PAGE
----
If you look really carefully at the left side of the picture you might see a whole lot of bee hives cascading down the hillside. If you look to the right you’ll see Micaiah just about to stung by one of the monsters and pursued by more. He got such a fright he panicked and almost knocked his sister off the rock in his effort to get away. Over the other side are big rocks, not a nice gravelly path like in the picture and he was in grave danger of breaking a leg or killing a sibling as he made his escape. Hearing the commotion, I hoofed it over and was just in time to see their near demise. I did what any sensible mother who is trying to calm the situation would do – screamed in my loudest voice one word: STOP! Thankfully, they all listened and acted immediately. Tessa added her scream to mine as the “swarm” (poetic license but it was how it felt to them!) turned its attention to her. “Stand still,” I advised and they did. Presumably because they no longer felt threatened, the buzzing balls of sting retreated.
Suddenly everyone really just wanted to arrive. We had already been feeling a bit like that earlier and when we’d come to a little hamlet with a bar full of noisy men I had poked my nose in. (Sidetrack: according to what we’ve seen it’s good to be a man in Spain. You spend a lot of time sitting in bars, playing cards or dominoes and your wife cooks you meals and toils in the garden. Sidetrack over). They all stopped talking and looked at me as I asked, “Where are we?” They replied with a place name I did not recognise and then added the answer to my unasked question, “Xunqueira is 5km away, just 5!” That was the information we wanted. And a very pretty five it was too:
But truth be known, I might have found it hard to appreciate *anything* today! The sunrise was pretty, but then I had to drag an unwilling body along a perfectly flat path for the first seven kilometers.
You might not feel like it, but you simply have to put one foot in front of the other. You might be slow, you might be dawdling, you might be barely moving, but so long as you are going forward, you will eventually arrive! We climbed up.
And up. And up.
And looked back.And then up some more.
Last night I had said I would not mind if it rained all day as we had such good views yesterday. I’m sure there was something spectacular behind this cloud:
We soon forgot the lack of vista when the road led us to a little bar where everyone who has visited in the last dozen years has written their name on a shell and it has been placed on the walls and ceiling. We added our own and warmed up by the roaring fire.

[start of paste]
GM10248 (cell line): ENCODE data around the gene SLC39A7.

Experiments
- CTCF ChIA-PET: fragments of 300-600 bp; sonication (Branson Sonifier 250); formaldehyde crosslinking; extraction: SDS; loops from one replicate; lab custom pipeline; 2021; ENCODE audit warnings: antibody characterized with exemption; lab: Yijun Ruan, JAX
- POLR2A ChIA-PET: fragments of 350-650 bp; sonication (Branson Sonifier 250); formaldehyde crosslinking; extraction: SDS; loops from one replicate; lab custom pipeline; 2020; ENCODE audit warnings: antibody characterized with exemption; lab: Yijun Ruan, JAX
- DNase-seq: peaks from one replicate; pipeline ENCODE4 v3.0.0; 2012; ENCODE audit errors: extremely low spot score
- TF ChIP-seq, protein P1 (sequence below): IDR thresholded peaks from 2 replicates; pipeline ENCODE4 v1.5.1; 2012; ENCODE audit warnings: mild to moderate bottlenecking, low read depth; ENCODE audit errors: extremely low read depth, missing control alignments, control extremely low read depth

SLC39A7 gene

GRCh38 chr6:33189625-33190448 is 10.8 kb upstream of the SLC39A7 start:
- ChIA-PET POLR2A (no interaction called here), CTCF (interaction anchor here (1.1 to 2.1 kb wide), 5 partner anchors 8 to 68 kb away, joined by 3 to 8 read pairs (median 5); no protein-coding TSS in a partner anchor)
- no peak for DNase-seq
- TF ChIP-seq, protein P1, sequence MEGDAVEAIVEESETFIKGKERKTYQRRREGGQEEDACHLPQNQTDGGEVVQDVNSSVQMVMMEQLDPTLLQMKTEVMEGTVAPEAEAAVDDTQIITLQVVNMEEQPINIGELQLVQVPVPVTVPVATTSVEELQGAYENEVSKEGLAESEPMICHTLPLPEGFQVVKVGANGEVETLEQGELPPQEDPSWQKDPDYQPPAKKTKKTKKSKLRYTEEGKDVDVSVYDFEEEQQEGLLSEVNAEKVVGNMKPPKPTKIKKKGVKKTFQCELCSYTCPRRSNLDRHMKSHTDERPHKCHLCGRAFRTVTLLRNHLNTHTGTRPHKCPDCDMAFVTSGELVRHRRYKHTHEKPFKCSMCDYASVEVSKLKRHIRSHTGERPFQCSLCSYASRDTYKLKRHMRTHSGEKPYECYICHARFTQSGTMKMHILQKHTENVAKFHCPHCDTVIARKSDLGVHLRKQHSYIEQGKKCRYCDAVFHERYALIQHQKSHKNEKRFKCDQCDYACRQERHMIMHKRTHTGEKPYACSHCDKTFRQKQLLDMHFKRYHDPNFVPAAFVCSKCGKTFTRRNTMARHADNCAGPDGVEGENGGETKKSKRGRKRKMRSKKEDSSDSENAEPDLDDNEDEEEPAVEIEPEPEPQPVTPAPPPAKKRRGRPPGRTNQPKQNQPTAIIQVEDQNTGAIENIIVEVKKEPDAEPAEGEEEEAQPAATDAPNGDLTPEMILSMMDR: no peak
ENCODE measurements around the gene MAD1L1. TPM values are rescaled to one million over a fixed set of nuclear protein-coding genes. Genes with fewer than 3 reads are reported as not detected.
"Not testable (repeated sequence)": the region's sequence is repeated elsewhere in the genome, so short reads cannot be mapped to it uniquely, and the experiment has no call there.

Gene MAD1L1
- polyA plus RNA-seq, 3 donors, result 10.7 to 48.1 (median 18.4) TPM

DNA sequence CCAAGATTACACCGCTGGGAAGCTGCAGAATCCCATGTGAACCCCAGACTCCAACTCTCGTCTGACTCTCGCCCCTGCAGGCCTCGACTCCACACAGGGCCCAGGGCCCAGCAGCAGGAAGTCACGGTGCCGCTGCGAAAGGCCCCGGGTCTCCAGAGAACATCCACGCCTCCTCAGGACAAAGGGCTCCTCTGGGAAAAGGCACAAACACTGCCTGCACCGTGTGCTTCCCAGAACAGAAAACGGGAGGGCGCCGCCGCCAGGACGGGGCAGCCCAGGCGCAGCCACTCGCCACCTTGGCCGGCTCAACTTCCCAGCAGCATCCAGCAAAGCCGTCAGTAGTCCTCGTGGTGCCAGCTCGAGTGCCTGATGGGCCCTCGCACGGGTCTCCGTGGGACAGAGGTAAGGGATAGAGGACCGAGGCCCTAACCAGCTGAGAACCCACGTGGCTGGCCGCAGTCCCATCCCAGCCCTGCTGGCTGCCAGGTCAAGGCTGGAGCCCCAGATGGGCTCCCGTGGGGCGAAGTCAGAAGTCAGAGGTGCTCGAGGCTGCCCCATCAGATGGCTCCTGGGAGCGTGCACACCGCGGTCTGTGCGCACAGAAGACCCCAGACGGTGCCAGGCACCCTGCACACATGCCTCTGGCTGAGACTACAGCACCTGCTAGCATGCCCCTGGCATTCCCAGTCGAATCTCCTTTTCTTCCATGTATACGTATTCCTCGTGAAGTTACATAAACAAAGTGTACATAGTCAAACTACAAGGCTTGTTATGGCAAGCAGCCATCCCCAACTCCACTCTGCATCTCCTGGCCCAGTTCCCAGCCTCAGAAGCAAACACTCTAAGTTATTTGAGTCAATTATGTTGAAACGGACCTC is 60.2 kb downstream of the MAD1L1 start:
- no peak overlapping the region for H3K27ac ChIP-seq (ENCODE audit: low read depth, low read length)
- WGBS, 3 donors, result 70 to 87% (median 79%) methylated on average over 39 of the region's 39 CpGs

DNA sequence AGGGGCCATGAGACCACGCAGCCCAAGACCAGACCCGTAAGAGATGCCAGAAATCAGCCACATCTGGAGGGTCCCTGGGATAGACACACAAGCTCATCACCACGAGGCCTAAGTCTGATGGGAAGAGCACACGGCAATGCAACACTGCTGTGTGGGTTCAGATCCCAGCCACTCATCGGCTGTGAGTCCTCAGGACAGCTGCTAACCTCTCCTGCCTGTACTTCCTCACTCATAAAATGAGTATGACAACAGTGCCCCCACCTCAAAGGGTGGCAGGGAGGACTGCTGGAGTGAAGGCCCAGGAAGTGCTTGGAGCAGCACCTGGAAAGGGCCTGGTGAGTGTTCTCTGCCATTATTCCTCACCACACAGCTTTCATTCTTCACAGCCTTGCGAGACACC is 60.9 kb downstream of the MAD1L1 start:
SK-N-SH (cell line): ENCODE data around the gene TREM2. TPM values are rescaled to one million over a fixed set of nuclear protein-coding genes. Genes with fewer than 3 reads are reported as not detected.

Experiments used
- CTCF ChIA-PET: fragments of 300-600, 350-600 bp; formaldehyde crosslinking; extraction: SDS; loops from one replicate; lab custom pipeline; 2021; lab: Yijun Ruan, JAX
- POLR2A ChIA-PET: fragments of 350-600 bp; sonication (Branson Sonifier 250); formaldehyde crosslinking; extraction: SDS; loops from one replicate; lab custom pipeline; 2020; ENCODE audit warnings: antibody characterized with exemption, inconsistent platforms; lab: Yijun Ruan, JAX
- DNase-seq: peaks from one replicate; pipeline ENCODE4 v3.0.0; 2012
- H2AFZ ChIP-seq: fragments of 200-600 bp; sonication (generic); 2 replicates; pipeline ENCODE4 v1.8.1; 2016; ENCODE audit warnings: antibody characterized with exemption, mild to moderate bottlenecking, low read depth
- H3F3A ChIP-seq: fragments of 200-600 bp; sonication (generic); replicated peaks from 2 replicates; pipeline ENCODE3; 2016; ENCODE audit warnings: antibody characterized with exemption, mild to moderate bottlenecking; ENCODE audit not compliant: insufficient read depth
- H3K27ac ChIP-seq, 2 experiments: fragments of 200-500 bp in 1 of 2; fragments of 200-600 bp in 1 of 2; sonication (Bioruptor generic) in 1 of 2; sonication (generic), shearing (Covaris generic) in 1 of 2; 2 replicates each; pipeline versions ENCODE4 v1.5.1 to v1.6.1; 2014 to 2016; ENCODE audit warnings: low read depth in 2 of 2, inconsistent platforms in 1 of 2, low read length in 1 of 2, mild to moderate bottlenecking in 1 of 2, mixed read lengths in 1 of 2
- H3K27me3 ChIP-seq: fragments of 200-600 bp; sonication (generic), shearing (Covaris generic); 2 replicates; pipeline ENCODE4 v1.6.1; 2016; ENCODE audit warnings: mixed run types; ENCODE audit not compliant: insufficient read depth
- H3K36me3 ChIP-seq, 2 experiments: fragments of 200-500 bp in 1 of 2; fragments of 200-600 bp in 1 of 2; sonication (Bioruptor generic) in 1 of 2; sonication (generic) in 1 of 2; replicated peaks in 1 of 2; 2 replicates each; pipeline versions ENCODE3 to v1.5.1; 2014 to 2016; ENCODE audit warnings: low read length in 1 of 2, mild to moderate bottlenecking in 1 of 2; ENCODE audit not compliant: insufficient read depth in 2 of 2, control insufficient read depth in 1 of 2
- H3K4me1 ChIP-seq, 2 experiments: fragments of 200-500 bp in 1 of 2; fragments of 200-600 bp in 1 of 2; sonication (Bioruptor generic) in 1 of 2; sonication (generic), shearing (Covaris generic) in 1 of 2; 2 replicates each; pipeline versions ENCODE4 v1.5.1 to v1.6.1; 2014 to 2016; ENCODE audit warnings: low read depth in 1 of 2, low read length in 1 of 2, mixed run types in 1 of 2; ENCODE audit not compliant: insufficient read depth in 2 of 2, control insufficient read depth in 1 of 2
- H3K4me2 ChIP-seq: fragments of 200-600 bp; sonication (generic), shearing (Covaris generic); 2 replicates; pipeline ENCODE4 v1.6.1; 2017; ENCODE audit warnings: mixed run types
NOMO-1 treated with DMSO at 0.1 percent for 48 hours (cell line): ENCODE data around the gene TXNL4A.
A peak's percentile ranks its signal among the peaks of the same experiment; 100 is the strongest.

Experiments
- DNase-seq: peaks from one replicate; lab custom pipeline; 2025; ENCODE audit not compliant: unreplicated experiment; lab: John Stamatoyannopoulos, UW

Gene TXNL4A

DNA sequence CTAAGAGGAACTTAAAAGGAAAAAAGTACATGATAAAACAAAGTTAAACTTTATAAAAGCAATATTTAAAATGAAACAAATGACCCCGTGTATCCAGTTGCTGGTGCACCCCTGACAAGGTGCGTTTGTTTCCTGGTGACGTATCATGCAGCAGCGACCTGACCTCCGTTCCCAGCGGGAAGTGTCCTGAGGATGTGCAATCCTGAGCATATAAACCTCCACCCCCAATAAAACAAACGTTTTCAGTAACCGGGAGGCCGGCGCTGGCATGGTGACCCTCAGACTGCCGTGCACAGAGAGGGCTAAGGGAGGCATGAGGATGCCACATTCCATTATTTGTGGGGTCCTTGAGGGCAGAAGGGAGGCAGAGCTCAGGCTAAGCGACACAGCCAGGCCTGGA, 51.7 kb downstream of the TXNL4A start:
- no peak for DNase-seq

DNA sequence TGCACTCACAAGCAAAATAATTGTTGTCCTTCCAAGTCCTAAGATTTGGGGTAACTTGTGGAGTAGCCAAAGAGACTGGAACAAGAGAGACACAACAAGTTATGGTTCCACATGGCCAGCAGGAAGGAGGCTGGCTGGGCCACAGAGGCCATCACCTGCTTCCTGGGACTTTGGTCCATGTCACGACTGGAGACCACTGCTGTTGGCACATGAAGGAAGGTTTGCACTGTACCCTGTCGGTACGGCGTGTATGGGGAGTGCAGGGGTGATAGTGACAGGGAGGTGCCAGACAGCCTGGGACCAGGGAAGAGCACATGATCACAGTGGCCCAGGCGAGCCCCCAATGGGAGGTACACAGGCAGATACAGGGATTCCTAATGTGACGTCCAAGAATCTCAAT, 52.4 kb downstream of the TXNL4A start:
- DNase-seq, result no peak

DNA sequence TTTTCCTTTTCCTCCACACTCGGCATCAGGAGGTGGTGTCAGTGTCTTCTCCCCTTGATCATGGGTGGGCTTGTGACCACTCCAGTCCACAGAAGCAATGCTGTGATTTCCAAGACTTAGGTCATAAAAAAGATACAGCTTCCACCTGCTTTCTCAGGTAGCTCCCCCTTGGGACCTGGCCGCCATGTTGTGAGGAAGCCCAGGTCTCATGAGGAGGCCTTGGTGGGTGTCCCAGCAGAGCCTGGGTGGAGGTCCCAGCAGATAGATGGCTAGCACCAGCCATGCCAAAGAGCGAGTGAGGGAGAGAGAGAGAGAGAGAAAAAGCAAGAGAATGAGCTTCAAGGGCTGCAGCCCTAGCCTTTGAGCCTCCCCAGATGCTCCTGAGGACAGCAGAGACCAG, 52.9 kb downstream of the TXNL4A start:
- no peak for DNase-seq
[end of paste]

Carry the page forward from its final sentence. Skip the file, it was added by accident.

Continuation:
Then the downhill started. The uphill had been a battle (for me – not for the kids, they were fine!), but the downhill was just painful. A few days ago a little gnome climbed inside my leg and attached a rubber band to something below my calf and twisted it tighter and tighter. Some people would take drugs to mask the pain, but I preferred to use the pain to gauge what I could safely without causing injury. After a couple of days the rubber band was released. And my calf tightened instead. It has felt like a ball of concrete ever since and the kids have been making noises about “old lady”. Except this little girl: She stayed by my side all day. When I staggered up the hill, I encouraged her to go and walk with her siblings who were fast disappearing into the mist, but she insisted on staying close and looking back every few meters. If I stopped, she did too. She was a faithful companion.And down we went….down, down, down….
We were grateful the rain held off and we grabbed a spot to sit while we had a bite to eat. (That’s the bread from yesterday’s post – the pictures are up now, if you want to take a look) On through the town…
….and onto a dead straight completely flat road….. We never managed to pick up our pace – apart from the bee incident, that is – but eventually we arrived. After a long day the kids were keen to eat out, but they prepared a pretty good dinner while I did the work of blogging!
Distance: 34km Total distance: 816km